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T TRAVEL

KERALA – THE COMPLETELY UNEXPECTED INDIA Text by Cheryl Levitan

PICTURED: Originally invented to carry bulk cargo, the Kettuvallam (or houseboats) have been redesigned in modern times to allow tourists to experience the backwaters of Kerala in comfort.

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Text by Marsha Roberts

Our trip began in India’s southwest corner. Arriving late afternoon in Kerala’s largest city, we were advised that cruising Kochi’s harbor by houseboat should be activity number one. Hastily unpacking, we expected to find some rendition of Lake Kaweah vessels at the dock. Instead, a bizarre woven boat called a Kettuvallam, awaited. Using no nails, its wooden planks are tied together with coconut fiber ropes coated in cashew nut resin. It honestly looked more like a big brown whale with a rudder for a tail and an upper deck for a blowhole. Ready for an adventure, we were soon puttering along with a witty crew who kept us laughing. That upper deck proved to be the perfect perch to view the harbor’s beautifully preserved Portuguese, Dutch and British architecture. Despite being historic rivals as nations, these churches, palaces and warehouses now sit side-by-side in silent testimony to Kochi’s long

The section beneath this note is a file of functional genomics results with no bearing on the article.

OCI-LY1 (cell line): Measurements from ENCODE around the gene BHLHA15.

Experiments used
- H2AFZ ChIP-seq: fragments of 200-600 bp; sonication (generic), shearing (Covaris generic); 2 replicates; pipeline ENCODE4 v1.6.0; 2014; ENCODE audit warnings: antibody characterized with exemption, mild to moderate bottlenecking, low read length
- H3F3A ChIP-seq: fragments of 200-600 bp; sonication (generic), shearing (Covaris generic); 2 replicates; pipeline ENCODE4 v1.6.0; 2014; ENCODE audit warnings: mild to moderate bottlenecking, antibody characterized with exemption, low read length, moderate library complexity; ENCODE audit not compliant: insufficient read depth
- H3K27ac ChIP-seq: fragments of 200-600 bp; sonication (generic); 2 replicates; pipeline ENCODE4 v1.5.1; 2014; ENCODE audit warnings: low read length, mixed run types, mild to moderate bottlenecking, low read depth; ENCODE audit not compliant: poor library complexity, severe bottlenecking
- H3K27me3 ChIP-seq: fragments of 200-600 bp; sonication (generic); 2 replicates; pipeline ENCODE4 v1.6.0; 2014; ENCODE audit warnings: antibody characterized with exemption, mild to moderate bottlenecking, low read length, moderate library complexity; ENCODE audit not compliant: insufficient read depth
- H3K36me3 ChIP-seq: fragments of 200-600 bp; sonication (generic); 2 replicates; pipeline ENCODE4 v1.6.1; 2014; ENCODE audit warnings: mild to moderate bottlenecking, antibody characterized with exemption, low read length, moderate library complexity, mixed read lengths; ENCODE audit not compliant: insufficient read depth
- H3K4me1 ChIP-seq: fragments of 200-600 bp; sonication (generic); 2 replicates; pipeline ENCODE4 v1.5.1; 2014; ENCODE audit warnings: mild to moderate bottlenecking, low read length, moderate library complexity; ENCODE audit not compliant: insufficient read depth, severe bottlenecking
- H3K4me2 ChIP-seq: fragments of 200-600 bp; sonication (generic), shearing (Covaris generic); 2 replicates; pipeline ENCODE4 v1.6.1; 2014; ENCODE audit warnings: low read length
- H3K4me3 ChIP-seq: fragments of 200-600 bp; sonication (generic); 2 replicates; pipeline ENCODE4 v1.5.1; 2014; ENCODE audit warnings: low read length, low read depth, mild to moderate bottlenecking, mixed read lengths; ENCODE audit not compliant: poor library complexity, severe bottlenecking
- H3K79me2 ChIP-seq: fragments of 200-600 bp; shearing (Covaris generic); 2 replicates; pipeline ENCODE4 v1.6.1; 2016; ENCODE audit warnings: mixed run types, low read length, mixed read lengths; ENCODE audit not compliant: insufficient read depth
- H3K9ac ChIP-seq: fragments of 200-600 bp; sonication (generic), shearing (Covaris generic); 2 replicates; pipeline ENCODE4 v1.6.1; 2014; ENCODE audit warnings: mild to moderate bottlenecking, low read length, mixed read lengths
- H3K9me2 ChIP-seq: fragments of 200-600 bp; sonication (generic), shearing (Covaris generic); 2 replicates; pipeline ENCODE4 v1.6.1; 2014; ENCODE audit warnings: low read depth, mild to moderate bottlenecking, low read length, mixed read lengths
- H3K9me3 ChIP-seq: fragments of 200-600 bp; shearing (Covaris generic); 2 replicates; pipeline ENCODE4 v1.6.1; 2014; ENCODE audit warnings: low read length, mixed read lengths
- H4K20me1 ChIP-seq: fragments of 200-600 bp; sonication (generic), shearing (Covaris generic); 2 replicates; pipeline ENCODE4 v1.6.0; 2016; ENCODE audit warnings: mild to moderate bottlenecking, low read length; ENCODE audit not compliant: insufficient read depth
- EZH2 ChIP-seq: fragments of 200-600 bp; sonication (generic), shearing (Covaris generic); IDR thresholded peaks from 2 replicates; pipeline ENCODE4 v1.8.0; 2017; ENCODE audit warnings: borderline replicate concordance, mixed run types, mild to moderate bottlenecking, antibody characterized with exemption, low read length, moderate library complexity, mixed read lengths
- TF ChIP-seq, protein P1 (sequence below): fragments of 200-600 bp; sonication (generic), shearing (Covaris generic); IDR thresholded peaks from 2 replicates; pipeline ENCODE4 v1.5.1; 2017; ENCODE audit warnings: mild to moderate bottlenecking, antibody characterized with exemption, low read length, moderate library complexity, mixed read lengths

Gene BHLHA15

history as a trade port that allowed Europe to circumvent Arabiancontrolled spice routes. As we came closer to what had originally appeared to be jumbles of poles, we realized they were the city’s best-known and most photographed feature – the Chinese fishing nets. Four hundred years old, the structures’ levers and counterweights allow teams of four to easily catch large volumes of fish. Working in synchronization to lower and raise the nets, we watched as each catch was taken to nearby stands to be bought, cooked and then eaten by walk-up customers. Now that’s a fresh meal. Akin to today’s food trucks, these “fast food franchises” have existed virtually unchanged for hundreds of years. Farther out in the harbor, we could see men in brightly painted fishing boats slowly hauling in their nets and icing their catch. L I F E S T Y L E | J U LY 2 014